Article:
Popular Culture  •  June 26, 2002

A Good Tip for Tipping

In the past 10 years or so, I have been noticing a gradual increase in the number of over-the-counter services asking for tips. I first encountered this practice at Katz’s Deli here in New York. It happened to be the first time I had gone there, even though I have been walking by there almost every day for over 10 years. They have a unique system for ordering which involves taking a ticket at the entrance. This confused me a bit, but I eventually managed to get to the counter, behind which there were about 10 guys slicing, grilling, slapping, and wrapping all kinds of meat. I asked for a pastrami sandwich. The guy who took my order said, “I’ll give you the best part. See this? I’ll give you a little extra too. Here, taste this.” I declined to take his offer. After all, I had already ordered it; what would be the point of tasting it? I felt an odd vibe coming from him, and sensed an ulterior motive behind his apparent nicety. Sure enough, after he handed me a wrapped sandwich, he dangled a paper cup in front of me like a cowbell. I completely ignored him. I thought it was ridiculous. Katz’s is already expensive enough (because it is mainly for tourists); asking for any more than that is sheer greed.

Tipping is a pointless custom that does not actually benefit anyone. As with many other forms of tipping, tipping at restaurants originally started as a means to subsidize income, but it is now taken for granted, and is calculated as part of the total income of a waiter. A typical position as a waiter pays a minimum wage, or even less, since you would make most of your money in tips. Some days, like Fridays and Saturdays, you might get paid a lot, but other days, you might not make much. There are also weather and seasonal factors. At the end of the year, you probably would not make any more than the waiters in other countries where tipping is not customary. If you were getting paid the same amount in the end, wouldn’t it be better if there was no fluctuation in your daily income? You are taking financial risks you do not need to take as an employee, for free. Every risk has a price, and most American waiters do not realize that they are giving away something for free to their employers.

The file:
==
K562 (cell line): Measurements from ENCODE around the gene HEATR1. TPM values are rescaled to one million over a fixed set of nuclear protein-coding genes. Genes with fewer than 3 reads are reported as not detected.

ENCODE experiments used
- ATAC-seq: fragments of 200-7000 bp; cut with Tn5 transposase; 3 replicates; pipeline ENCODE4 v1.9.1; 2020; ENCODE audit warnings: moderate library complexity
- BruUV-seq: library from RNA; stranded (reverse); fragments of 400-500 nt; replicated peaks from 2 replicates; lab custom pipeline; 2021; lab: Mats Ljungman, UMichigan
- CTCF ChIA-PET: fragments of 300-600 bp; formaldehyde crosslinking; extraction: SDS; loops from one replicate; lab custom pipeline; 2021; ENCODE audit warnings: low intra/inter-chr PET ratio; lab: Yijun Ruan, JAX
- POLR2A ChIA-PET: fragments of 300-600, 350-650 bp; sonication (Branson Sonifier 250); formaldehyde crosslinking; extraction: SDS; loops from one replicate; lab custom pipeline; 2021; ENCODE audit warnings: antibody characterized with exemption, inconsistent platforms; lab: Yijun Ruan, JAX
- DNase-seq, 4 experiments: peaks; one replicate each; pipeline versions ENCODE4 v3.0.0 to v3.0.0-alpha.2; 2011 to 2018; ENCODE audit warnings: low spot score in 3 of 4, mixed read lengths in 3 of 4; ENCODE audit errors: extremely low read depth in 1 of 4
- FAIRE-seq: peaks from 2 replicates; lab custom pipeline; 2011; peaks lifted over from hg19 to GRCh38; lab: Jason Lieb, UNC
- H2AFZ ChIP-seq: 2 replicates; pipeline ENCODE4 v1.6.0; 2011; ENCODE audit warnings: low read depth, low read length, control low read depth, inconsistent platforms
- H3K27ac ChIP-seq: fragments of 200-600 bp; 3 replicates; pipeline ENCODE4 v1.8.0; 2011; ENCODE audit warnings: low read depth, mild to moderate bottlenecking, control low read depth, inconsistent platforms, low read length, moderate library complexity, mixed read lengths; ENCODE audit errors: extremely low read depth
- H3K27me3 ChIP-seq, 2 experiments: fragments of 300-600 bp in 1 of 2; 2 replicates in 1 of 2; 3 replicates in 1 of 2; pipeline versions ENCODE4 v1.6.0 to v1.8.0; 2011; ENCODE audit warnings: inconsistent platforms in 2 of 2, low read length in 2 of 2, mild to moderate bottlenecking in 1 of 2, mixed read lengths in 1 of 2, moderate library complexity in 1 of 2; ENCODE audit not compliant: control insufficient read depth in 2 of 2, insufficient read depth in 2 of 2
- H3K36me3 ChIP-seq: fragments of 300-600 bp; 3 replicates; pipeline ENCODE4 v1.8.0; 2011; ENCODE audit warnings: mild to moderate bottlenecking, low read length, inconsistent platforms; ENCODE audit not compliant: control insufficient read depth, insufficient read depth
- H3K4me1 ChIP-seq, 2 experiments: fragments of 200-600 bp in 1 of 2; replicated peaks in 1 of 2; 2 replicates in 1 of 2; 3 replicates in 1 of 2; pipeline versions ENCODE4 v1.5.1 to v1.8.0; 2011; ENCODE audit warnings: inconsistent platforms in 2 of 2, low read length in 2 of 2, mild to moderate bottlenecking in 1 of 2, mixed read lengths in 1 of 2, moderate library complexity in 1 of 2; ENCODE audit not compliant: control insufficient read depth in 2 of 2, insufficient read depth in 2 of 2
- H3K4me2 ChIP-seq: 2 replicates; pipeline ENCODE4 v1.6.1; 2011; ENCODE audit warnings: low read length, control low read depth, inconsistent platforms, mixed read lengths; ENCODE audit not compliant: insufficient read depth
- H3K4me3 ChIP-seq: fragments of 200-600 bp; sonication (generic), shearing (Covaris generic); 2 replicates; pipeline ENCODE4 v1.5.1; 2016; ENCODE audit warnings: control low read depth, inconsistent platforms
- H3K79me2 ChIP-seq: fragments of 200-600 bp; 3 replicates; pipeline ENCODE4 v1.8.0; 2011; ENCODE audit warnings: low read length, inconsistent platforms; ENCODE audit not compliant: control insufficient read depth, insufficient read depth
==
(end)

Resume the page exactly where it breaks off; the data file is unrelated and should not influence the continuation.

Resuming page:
There is a minor advantage in the custom of tipping for waiters. If tips are paid in cash, you can get away with not reporting them to the IRS. Unfortunately, for waiters, credit and debit cards are becoming increasingly popular, especially for higher-end restaurants. Most low-end restaurants, like diners, are still on the cash basis, but at these places, a typical tip you get is less than a dollar anyway. On top of it, the IRS is now cracking down on unreported tip incomes.

From the perspective of customers, there is a small benefit in tipping. Unless the service was unarguably horrible, tipping in the US is virtually required by the law, but we can still express our delight or dissatisfaction in the range of 16 to 20 percent. However, this is quite ironic from the perspective of waiters. By asking for tips, they are giving customers more power.

Over-the-counter services should think twice about asking for tips. What at first appears to be an easy way to make some extra money will end up choking them eventually. If tipping at over-the-counter services becomes a well-established custom, employers will take this into account when calculating what they should pay to their employees. In the end, their total income for the year would remain the same, but they would have to shoulder more financial risks (fluctuation in payment depending on the season, economy, and weather), and more work in trying to please the customers. It is a foolish thing to do to themselves.

Tipping is something we should do away with altogether. Despite the sense of instant gratification, in the long run, nobody is getting more from it. Truly great waiters are easy to notice, and they would be promoted accordingly even without tips. Personally, I would be happy if we no longer had to figure out how much tip to leave in order not to offend the waiter.